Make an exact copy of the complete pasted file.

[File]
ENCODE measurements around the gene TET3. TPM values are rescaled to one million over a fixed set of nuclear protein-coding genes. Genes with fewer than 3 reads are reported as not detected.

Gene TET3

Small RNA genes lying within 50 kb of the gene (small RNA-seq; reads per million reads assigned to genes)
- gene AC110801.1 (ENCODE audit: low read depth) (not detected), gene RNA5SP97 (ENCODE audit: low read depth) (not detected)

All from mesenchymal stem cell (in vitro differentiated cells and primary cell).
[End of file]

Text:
ENCODE measurements around the gene TET3. TPM values are rescaled to one million over a fixed set of nuclear protein-coding genes. Genes with fewer than 3 reads are reported as not detected.

Gene TET3

Small RNA genes lying within 50 kb of the gene (small RNA-seq; reads per million reads assigned to genes)
- gene AC110801.1 (ENCODE audit: low read depth) (not detected), gene RNA5SP97 (ENCODE audit: low read depth) (not detected)

All from mesenchymal stem cell (in vitro differentiated cells and primary cell).